The viewing that got me through 2020
Before Covid, our entertainment diet was rich in psychological thrillers, police procedurals, whodunits and Scandi noirs. But with our world hurtling towards pandemic hell in a handbasket, I hungered instead to see how the story might look if we engaged a team of hopeful writers.
It would have been mid-April in Lockdown when I realised my tastes in what I wanted to watch and read had changed. My husband, remote in hand, was suggesting we dive into a Netflix series he’d read about, briefly describing the premise, reeling off names of actors and where we’d seen them before. From the other end of the couch I had just the one question, delivered in a flat voice. “Does a lady get raped? Then no.”
I know how we got here. I’d drawn a line in the sand years ago about men-hating-women posing as entertainment in offerings like Criminal Minds but, before Covid, our entertainment diet was still rich in psychological thrillers, police procedurals, whodunits and Scandi noirs. In a parallel universe I imagine myself a forensic psychologist and have liked nothing better than to feel one step ahead of the play, untangling complex relationships and therefore motives for whoever the culprit might be. Tales of good versus evil, preferably with flawed heroes and villains with redeeming features and flashes of charm. Nothing too neat, maybe a moral or ethical conundrum. Think Broadchurch, The Tunnel, The Bridge, Shetland, Wallander, Save Me… and, oh, Marcella (which was possibly the last straw).
With our actual world hurtling towards pandemic hell in a handbasket, no return ticket, I’d lost my appetite for watching how the world is (Jeffrey Epstein’s story in Filthy Rich? No thank you) and hungered instead to see how the world’s story might look if we engaged a team of positive, hopeful writers.
Perhaps, too, in those months of social isolation, I just wanted to see people touch each other, kiss each other on the cheek, go out for a meal and a drink, and have ordinary problems - human drama as the point of the story rather than as a side dish while we all worked out who had done some dreadful thing.
So at first, “Does a lady get raped?” was a specific question, but it became the general filter for Yuck Things I Do Not Want To Put In My Eyes for the rest of 2020.
"It’s as though I’ve suffered a share of collective trauma and must be comforted by the best of Things That Are Familiar. Renee’s These Two Hands and Linda Burgess’s Someone’s Wife (yes, I was late to the party on both) have delighted, reminded and reassured."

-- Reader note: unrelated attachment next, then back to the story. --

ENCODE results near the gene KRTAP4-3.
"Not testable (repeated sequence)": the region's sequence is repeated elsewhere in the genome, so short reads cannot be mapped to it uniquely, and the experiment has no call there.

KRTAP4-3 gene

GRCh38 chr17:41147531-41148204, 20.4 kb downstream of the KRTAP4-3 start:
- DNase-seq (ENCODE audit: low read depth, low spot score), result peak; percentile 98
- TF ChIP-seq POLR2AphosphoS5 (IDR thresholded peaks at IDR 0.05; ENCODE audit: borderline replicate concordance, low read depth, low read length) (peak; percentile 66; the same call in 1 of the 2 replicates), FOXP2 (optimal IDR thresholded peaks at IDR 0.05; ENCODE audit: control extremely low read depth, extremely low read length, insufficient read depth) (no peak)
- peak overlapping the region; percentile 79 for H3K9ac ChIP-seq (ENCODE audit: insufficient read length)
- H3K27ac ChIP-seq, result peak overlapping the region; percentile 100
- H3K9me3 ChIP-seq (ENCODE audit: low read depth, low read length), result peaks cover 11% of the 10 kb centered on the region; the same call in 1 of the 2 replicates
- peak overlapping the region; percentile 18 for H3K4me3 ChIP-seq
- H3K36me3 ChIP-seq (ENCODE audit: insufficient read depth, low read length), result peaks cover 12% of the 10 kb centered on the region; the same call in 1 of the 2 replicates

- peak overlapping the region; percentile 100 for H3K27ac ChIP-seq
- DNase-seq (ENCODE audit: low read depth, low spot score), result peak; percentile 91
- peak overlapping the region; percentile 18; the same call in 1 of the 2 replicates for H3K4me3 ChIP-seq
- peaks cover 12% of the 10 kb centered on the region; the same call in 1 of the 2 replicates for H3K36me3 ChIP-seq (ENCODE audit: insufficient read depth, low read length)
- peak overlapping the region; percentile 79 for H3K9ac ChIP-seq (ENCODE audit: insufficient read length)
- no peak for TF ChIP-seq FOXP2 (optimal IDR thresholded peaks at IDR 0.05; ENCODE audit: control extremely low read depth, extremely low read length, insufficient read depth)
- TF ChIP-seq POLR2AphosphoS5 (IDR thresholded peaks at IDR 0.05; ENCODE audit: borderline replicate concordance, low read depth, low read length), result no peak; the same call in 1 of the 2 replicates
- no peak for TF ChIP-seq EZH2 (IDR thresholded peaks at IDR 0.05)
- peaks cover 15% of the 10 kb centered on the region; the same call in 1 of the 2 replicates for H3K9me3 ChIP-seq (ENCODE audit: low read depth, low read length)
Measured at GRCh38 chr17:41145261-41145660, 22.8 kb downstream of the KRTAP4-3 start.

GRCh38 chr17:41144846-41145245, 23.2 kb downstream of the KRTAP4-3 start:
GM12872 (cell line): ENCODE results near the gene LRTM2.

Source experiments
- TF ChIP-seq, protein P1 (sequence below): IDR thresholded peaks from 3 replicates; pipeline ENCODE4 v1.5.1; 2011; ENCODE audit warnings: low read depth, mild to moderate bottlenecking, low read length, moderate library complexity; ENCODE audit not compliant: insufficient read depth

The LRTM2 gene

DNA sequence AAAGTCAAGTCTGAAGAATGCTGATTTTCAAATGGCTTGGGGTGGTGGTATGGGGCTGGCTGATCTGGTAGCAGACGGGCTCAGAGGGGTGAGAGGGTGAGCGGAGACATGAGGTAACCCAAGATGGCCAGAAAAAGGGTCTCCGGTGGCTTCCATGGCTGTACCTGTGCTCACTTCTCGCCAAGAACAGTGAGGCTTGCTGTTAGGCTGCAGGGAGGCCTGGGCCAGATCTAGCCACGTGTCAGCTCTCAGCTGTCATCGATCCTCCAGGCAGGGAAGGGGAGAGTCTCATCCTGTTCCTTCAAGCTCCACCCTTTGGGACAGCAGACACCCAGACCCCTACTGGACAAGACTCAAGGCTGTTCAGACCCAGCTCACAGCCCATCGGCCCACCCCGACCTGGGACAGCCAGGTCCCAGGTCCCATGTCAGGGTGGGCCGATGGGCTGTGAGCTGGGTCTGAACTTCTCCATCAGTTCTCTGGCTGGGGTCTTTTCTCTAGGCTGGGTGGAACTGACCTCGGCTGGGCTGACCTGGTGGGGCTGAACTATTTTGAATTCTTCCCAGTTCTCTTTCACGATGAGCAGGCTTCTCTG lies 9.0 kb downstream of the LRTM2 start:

Instead, I found people who looked and sounded a bit like the people on our couch: Tim Minchin’s breathtakingly powerful Upright; Pamela Adlon’s hilarious, sharp and moving Better Things; the relentlessly positive yet somehow saccharine-free joy of Ted Lasso.
I also found people who looked nothing like us: the whole bunch of Roses in Schitt’s Creek (outrageously privileged people ultimately being kind to each other); and then Succession (outrageously privileged people being awful to each other) and The Crown (same).
There are books, too, that have remained on my bedside table, award-winning and beautifully written, but still the wrong thing before sleep in the time of Covid. It’s as though I’ve suffered a share of collective trauma and must be comforted by the best of Things That Are Familiar. Renee’s These Two Hands and Linda Burgess’s Someone’s Wife (yes, I was late to the party on both) have delighted, reminded and reassured.
Sometimes I’ve wanted to be read to rather than read, and so queued up podcasts to be daytime soundtracks or bedtime stories. Dolly Parton’s America did the best job of delivering hope, sitting as Dolly does in that tiny intersecting space in the Venn diagram of people who do and don’t vote for Someone Like Trump.
No appetite yet for a return to my old diet. When he’s had the couch to himself of an evening, my husband has been enjoying The Alienist, a visually sumptuous portrayal of the very beginnings of criminal psychology set in 19th century New York. I can see from episode one that an alternate version of me would be fascinated but, in this current version of reality, I’ll hang tight for season two of Ted Lasso.
About the author
Michele A'Court is writer and comedian. She writes books, columns and features; and performs in comedy clubs in New Zealand and overseas.